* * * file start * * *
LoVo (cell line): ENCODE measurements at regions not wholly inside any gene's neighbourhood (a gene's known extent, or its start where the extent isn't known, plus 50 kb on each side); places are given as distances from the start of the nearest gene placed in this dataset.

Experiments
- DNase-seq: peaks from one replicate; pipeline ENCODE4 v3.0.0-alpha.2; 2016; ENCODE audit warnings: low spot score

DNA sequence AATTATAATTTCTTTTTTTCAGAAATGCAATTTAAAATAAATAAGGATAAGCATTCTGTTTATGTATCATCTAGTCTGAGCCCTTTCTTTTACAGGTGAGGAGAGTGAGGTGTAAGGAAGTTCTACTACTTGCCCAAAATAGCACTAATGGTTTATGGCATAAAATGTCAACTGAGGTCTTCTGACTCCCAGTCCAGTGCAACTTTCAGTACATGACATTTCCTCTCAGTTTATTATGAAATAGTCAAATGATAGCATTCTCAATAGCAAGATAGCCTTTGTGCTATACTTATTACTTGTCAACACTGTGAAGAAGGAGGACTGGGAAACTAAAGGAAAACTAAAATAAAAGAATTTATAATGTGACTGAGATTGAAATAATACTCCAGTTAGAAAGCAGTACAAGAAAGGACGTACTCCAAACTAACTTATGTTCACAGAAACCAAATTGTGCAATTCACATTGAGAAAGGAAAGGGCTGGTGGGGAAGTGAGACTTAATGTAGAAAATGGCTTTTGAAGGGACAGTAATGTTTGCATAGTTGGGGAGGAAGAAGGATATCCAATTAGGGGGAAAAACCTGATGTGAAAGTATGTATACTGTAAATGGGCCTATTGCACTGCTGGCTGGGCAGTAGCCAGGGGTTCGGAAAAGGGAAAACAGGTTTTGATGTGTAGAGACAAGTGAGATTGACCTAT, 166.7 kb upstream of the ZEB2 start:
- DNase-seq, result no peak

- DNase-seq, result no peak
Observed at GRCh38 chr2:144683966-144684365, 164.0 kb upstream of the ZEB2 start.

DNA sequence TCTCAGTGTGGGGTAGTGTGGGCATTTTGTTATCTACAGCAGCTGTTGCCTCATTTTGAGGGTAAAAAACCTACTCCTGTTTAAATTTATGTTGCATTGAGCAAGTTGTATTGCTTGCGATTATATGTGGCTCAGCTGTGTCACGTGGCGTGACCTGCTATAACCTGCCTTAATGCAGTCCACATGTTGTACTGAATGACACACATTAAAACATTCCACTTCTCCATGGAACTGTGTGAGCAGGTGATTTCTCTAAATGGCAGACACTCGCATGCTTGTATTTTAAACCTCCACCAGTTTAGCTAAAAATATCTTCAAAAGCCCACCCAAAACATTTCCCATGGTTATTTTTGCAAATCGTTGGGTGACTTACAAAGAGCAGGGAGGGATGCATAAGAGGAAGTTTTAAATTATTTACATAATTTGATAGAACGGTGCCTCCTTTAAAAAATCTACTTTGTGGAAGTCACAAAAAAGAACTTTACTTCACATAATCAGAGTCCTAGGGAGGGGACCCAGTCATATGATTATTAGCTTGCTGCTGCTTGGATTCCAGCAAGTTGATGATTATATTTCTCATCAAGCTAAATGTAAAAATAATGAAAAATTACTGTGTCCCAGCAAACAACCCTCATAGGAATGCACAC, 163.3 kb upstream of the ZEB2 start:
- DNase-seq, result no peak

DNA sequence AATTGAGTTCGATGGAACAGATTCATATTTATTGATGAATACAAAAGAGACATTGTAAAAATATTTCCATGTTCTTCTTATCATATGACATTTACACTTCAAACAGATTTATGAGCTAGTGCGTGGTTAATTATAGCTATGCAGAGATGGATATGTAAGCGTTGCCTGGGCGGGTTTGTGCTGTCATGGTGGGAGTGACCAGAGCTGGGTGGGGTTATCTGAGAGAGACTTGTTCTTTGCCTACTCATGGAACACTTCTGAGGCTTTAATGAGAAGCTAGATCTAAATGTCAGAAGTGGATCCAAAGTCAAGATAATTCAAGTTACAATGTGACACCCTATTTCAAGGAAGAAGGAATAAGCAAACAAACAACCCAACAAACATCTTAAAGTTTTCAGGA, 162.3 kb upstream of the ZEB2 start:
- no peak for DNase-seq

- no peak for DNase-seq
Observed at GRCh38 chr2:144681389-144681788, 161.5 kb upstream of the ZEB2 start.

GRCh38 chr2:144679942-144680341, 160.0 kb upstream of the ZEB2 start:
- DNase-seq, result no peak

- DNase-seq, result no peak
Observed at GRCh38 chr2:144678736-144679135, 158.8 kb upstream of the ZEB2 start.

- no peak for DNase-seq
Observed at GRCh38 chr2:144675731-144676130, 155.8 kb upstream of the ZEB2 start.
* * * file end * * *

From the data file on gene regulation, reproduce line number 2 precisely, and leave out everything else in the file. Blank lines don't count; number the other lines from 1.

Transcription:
Experiments